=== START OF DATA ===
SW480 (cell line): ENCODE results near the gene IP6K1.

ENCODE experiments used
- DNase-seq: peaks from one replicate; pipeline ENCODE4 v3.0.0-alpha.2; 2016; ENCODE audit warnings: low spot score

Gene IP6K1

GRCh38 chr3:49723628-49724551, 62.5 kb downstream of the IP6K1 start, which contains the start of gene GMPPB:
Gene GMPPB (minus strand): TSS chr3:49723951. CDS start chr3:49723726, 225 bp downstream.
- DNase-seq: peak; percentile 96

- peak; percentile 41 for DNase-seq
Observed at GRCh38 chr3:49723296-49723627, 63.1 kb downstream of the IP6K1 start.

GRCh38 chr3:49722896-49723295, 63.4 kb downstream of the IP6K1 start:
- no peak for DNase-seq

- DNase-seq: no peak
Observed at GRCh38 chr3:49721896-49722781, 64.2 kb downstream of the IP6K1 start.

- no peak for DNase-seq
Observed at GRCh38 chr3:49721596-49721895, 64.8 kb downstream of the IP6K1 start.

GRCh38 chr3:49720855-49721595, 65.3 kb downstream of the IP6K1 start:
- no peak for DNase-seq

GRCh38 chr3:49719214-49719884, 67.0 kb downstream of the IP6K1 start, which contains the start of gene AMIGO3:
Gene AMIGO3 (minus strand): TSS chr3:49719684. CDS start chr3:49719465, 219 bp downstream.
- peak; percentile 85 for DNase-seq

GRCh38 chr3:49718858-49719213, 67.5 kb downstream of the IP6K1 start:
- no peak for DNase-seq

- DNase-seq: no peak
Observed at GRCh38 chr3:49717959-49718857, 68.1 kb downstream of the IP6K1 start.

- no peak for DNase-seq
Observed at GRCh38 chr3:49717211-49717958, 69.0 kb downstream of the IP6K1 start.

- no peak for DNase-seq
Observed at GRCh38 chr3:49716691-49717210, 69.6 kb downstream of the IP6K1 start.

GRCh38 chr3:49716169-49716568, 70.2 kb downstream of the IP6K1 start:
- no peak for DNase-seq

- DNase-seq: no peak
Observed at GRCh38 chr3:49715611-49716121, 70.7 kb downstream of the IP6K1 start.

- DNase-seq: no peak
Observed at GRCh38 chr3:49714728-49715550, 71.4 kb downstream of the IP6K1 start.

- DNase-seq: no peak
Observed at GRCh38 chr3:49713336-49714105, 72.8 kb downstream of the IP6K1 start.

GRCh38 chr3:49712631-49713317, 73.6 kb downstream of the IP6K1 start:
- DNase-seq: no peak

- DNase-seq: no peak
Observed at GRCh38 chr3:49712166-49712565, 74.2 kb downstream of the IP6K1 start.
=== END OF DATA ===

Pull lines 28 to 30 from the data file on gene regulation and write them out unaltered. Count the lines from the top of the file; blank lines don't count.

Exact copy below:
Observed at GRCh38 chr3:49716691-49717210, 69.6 kb downstream of the IP6K1 start.

GRCh38 chr3:49716169-49716568, 70.2 kb downstream of the IP6K1 start:
- no peak for DNase-seq